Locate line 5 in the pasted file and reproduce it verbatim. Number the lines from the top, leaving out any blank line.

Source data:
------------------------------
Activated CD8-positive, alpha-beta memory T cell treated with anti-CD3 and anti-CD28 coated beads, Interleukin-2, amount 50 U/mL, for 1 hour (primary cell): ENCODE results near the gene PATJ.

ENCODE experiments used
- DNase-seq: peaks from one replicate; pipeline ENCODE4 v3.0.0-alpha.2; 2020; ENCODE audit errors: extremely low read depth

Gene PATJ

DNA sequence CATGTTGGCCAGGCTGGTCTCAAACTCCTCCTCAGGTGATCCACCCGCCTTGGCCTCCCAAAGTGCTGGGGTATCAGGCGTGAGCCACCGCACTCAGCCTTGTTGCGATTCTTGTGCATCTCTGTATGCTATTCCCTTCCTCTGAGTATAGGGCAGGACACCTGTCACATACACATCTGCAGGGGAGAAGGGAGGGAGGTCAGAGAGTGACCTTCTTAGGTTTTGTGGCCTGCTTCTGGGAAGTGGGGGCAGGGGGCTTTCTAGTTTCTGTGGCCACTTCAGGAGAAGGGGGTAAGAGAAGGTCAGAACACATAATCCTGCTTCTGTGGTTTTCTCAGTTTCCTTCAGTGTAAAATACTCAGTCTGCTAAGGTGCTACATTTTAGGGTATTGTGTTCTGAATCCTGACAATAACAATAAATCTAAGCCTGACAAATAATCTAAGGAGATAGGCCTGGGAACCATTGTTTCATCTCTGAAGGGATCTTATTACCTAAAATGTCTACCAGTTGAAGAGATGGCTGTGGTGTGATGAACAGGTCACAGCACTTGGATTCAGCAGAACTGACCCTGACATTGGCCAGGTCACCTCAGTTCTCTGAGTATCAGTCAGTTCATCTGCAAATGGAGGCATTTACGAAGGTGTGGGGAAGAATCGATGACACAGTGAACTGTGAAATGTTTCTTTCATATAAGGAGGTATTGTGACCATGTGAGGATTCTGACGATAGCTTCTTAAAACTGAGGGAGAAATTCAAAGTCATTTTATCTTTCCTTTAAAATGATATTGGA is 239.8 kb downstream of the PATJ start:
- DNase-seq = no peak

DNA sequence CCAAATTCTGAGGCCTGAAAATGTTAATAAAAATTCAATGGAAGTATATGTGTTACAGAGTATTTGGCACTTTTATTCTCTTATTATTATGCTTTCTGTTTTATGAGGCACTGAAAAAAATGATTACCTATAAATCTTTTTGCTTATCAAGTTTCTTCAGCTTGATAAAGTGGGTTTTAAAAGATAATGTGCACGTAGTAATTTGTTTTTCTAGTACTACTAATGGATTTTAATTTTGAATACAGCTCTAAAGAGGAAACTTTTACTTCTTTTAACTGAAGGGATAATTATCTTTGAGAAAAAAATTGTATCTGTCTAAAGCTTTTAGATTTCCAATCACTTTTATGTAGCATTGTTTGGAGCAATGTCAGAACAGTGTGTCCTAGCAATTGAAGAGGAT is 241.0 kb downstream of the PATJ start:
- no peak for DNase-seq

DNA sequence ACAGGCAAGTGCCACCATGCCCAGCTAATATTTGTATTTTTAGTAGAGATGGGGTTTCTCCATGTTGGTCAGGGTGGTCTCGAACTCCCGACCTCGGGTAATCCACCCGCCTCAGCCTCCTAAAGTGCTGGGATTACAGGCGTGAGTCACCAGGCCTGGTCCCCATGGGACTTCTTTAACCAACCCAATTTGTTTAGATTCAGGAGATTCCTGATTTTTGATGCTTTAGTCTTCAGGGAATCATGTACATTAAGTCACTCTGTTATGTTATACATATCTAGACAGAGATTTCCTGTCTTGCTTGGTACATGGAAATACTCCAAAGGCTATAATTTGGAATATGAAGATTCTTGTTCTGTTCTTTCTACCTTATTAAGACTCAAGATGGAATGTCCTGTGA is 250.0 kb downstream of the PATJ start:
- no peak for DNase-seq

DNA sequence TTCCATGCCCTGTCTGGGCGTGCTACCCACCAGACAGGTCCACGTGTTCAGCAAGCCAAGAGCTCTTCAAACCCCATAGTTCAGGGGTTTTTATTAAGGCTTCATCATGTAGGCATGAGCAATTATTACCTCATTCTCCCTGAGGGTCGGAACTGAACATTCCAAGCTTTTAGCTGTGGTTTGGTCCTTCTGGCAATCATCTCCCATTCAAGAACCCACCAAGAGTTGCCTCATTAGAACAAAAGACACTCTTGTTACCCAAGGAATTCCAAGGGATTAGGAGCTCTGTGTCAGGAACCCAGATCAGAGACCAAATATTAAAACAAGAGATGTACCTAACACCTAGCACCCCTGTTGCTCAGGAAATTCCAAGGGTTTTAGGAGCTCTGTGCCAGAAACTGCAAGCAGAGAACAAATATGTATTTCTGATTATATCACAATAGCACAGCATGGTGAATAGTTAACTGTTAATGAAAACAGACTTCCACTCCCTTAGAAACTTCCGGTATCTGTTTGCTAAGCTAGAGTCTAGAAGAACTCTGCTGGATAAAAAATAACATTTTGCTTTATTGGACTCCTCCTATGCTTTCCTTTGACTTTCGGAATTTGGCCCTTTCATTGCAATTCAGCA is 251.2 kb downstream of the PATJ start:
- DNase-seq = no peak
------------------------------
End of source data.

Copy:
DNA sequence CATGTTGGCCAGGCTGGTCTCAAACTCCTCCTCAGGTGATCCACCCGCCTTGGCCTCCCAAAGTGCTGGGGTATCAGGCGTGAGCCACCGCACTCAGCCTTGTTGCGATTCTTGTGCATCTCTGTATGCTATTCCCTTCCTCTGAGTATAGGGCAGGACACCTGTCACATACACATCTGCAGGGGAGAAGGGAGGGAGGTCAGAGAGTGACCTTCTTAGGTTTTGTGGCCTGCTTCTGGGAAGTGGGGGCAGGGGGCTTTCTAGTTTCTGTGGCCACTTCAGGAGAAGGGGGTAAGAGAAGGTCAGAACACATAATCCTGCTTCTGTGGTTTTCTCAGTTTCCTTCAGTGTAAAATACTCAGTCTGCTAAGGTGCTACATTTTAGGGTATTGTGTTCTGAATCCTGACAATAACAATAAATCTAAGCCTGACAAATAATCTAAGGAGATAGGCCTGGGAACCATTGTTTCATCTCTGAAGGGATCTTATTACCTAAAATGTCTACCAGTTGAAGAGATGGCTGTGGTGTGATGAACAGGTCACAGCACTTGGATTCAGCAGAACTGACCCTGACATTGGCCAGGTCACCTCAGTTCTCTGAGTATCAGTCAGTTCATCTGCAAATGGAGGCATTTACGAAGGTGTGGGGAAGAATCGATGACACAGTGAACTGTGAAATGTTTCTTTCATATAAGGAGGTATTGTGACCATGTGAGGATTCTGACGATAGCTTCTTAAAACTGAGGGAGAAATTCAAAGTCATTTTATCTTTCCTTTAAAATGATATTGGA is 239.8 kb downstream of the PATJ start: